See the Telstra 2023 National Aboriginal and Torres Strait Islander Art Awards exhibition now at MAGNT until 18 February 2024.

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Left: wanha, dhika, nhawi?, by Dhalmula Burarrwaŋa. Courtesy of the artist and Buku-Larrŋgay Mulka Centre

Right: Ku’, Theewith & Kalampang: The White Cockatoo, Galah and the wandering Dog by Keith Wikmunea. Courtesy of the artist and Wik & Kugu Aurukun Arts Centre.

Telstra Art Award (right)

Ku’, Theewith & Kalampang: The White Cockatoo, Galah and the wandering Dog, by Keith Wikmunea

Judges comments: ‘The extraordinary scale and presence of Ku’, Theewith & Kalampang: The White Cockatoo, Galah and the wandering Dog reveals the master carver at work. The remarkable execution of the work captures the strong sense of community life that invites the viewer to enjoy.

The ceremonial dots on the tree are identifiable with Wik and Kugu people of Western Cape York. With the totem birds above always nearby, we are transported to sitting under a tree in the shade, guarded by the Ku (camp dog) who represents the protector of family. This is an exemplary winning work.’

Telstra Emerging Artist Award (left)

wanha, dhika, nhawi? by Dhalmula Burarrwaŋa

Judges comments: ‘When viewing Dhalmula Burarrwaŋa, wanha, dhika, nhawi? we were heartened by the fun and playfulness they capture in everyday life. Cleverly assembled as a group of bark paintings that reflects our sense of humour and “Black Comedy.”‘

Ngapa Jukurrpa (Water Dreaming) – Pirlinyarnu, by Julie Nangala Robertson. Courtesy of the artist and Warlukurlangu Artists.

Left: Aṉangu History, by Anne Nginyangka Thompson. Courtesy of the artist and Ernabella Arts.

Right: Ngalkodjek Yawkyawk, by Owen Yalandja. Courtesy of the artist and Maningrida Arts & Culture.

Telstra General Painting Award (top)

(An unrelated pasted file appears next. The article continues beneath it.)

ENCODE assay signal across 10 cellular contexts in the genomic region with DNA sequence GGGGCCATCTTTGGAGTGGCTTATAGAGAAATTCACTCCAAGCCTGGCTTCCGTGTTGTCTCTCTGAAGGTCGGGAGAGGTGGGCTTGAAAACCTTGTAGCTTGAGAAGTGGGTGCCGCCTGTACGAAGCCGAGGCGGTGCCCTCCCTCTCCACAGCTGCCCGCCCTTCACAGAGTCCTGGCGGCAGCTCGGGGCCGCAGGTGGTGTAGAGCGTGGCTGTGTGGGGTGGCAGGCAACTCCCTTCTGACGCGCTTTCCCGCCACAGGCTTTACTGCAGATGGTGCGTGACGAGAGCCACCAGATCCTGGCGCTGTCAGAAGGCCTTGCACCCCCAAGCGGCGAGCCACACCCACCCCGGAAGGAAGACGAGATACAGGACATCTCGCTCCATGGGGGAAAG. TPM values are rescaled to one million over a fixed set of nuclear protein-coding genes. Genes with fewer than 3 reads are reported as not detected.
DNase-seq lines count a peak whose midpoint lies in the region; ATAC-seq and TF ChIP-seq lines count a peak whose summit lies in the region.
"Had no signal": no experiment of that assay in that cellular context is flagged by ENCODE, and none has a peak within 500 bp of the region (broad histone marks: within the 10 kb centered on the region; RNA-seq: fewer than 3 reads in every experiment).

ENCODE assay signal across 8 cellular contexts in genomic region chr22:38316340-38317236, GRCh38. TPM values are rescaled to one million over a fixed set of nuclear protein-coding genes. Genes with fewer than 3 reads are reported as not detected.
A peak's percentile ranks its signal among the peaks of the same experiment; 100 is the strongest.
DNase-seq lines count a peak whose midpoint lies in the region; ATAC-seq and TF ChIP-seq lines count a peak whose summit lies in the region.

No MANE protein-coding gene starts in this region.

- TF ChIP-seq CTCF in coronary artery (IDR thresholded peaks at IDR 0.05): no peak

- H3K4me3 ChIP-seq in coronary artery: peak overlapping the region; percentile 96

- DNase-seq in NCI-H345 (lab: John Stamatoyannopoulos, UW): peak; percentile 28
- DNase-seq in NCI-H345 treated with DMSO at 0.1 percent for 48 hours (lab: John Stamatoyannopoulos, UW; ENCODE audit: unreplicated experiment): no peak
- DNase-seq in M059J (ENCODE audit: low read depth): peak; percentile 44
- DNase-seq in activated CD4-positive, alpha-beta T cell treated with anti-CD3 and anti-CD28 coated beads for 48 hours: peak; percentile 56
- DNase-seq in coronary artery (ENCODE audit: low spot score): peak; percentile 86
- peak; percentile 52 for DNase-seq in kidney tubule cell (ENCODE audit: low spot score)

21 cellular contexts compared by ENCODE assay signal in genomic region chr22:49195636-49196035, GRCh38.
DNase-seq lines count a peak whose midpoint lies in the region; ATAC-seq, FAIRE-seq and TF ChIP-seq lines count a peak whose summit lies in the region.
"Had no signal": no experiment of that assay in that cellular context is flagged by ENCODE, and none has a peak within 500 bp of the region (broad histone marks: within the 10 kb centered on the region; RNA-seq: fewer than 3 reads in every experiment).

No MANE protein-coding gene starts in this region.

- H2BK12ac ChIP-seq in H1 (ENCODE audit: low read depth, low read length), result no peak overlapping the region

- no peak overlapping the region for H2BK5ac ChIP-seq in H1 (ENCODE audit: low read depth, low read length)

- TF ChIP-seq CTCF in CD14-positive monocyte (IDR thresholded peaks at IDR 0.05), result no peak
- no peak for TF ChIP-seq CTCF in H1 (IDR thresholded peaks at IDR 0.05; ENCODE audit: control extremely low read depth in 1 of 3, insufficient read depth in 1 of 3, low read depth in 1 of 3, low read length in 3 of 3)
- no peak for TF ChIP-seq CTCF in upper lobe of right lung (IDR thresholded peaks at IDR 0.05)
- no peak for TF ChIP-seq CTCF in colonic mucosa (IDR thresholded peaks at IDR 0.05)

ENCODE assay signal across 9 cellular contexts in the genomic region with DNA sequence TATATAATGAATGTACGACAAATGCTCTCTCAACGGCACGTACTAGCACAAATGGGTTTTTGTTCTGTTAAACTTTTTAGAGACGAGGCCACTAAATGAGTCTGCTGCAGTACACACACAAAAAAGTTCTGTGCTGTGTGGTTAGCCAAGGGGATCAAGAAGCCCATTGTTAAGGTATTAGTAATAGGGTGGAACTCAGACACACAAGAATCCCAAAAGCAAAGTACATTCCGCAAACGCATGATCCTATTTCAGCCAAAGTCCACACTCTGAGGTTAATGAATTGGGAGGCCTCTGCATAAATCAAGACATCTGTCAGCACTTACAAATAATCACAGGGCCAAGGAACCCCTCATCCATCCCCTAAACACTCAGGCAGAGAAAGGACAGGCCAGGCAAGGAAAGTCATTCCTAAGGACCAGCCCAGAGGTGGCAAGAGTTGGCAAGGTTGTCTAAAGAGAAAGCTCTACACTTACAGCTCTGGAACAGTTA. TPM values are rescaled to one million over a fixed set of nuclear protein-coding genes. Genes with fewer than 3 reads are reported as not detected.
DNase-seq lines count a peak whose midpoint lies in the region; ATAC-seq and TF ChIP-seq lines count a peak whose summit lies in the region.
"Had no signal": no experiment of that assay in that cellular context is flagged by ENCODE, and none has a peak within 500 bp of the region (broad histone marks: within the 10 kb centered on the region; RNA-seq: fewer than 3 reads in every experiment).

Ngapa Jukurrpa (Water Dreaming) – Pirlinyarnu 2022 by Julie Nangala Robertson

Judges comments: ‘We feel this painting captures the essence of rain and a Dreaming story that has existed for millennia. It depicts a story of two storms that joined as one that carried across Country until they stopped at its resting ground.

An understated work that bears witness to our connection to culture, Country and nature. A generational knowledge story, passed down like the artistic practice that is reminiscent of the artist’s mother.’

Wandjuk Marika Memorial 3D Award (Sponsored by Telstra) (bottom left)

Anangu History by Anne Nginyangka Thompson

Judges comments: ‘As judges, we loved beautiful sculptural form of these vessels inscribed and rendered in glaze. The objects depict a universal story of a lifestyle that has been forced upon us.

We were informed by the impact of change through the bright orange glaze and reminded how it’s hard to come back to the old ways of living on Country because of what is deemed “progress.”‘

Telstra Bark Painting Award (bottom right)

Ngalkodjek Yawkyawk by Owen Yalandja

Judges comments: ‘We felt that the overall execution and intricacy of Ngalkodjek Yawkyawk was breathtaking. The depth and detail of this work gives the illusion of the shimmering of yalk yalk (mermaid) scales on the undulating of the bark. As you approach the work and interact with it, you gain a deep sense of power and movement.’

Left: Just Beneath the Surface, by Jimmy John Thaiday. Courtesy of the artist and Erub Ewer Meta Torres Strait Island Corporation.

Right: blood/memory: Brenda & Christopher II (Gurindji/Malngin/Mudburra; Mara/Nandi/ Njarrindjerri/Ritharrngu; Anglo-Australian/ Chinese/German/Irish/Scottish) 2, by Brenda L Croft. Courtesy of the artist.

Telstra Multimedia Award (left)

Just Beneath the Surface by Jimmy John Thaiday 

Judges comments: ‘Ethereal and emotive, the imagery of Jimmy John Thaiday being caught and strangled by the ghost nets is haunting.

The artist’s work is a testament to our responsibility in protecting Country, the ocean and all living things, because without our natural resources there is no human life. The viewer is drawn to a series of imagery that reveals just how vulnerable island life is today. We need to ensure that it is preserved and maintained for future generations.’

Telstra Work on Paper Award (right)

blood/memory: Brenda & Christopher II (Gurindji/Malngin/Mudburra; Mara/Nandi/Njarrindjerri/Ritharrngu; Anglo- Australian/Chinese/German/Irish/Scottish) by Brenda L Croft

Judges comments: ‘This is a powerful work that speaks to the deep and tender connection of family, the labour and love of caring for one another. As judges, we were struck by raw emotion of Matrilineal/patrilineal blood/memories connect Brenda with her son/nephew.’

The balance of the fierce nature and gentleness of the photograph, speaks to an intergenerational story of a mother’s love and protection of her child.’